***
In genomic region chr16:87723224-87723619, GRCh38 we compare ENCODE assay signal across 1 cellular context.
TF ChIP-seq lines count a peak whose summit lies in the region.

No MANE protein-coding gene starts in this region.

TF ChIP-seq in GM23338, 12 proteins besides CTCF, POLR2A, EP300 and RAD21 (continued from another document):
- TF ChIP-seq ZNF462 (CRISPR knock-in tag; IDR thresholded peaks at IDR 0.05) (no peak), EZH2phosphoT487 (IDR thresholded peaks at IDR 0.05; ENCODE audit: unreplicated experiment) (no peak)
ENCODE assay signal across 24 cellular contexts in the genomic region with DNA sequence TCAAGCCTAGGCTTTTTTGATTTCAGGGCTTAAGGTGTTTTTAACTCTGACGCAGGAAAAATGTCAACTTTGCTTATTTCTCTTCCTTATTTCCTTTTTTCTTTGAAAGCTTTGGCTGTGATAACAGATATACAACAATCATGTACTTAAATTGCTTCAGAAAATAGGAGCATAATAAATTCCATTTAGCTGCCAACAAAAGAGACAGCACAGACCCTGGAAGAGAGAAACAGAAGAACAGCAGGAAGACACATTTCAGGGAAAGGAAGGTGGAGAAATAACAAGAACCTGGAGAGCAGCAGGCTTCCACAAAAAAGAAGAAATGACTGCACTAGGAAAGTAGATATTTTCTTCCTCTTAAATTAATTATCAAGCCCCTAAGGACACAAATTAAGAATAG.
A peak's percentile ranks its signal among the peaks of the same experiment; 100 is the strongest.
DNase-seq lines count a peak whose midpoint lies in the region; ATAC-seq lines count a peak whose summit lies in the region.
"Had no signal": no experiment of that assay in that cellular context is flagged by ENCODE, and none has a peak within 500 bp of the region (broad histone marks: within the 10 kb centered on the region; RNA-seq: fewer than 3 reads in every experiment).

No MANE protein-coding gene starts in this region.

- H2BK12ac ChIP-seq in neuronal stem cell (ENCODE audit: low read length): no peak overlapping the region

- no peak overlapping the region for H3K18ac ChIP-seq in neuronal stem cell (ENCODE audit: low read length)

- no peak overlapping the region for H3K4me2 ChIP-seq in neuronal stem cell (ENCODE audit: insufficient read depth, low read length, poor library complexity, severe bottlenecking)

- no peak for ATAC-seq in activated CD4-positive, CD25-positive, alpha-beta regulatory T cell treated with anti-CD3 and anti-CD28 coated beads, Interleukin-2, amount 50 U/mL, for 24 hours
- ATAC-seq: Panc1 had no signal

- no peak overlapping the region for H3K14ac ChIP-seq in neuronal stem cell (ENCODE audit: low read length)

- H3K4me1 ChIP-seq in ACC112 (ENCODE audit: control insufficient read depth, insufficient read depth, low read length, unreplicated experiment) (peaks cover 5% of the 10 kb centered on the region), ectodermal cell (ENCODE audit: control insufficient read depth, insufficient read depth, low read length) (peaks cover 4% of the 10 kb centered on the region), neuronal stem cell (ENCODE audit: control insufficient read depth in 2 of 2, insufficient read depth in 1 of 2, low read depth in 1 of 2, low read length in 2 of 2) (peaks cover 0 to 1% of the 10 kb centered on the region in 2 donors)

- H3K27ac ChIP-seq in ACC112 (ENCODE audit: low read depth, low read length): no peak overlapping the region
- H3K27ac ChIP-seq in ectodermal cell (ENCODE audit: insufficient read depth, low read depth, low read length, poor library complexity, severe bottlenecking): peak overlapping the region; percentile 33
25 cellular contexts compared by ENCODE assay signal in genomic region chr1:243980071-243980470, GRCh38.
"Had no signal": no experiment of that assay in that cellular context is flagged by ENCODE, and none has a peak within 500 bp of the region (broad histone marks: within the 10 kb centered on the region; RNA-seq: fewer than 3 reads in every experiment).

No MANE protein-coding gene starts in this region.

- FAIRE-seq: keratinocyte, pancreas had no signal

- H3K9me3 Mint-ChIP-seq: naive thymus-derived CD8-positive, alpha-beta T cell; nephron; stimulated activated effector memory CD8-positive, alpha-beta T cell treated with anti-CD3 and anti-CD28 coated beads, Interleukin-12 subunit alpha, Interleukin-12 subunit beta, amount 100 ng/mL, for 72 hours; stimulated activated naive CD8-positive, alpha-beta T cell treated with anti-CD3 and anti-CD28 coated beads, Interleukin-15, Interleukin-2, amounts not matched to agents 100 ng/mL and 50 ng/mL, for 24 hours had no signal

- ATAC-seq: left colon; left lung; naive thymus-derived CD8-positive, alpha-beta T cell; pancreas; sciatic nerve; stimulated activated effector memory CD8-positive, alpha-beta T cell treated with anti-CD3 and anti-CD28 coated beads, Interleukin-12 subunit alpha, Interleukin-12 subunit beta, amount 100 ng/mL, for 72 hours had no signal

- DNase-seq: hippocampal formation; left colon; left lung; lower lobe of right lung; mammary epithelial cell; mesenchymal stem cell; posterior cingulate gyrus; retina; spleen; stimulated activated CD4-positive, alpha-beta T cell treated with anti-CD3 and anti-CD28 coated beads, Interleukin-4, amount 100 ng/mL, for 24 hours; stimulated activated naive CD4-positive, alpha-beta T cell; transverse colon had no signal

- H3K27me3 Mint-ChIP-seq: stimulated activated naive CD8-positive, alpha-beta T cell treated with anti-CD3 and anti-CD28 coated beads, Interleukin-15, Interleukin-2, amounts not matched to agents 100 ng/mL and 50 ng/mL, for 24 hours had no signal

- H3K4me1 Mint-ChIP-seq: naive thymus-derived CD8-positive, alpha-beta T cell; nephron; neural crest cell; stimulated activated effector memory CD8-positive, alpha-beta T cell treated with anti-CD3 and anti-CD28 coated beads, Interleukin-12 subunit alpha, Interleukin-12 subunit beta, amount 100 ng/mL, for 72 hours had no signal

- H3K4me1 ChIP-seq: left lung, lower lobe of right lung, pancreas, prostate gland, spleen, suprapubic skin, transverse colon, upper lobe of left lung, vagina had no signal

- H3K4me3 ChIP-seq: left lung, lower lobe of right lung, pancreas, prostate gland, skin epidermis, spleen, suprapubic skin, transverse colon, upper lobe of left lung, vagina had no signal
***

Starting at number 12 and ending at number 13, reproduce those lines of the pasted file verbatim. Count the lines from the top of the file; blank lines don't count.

- no peak overlapping the region for H3K18ac ChIP-seq in neuronal stem cell (ENCODE audit: low read length)

- no peak overlapping the region for H3K4me2 ChIP-seq in neuronal stem cell (ENCODE audit: insufficient read depth, low read length, poor library complexity, severe bottlenecking)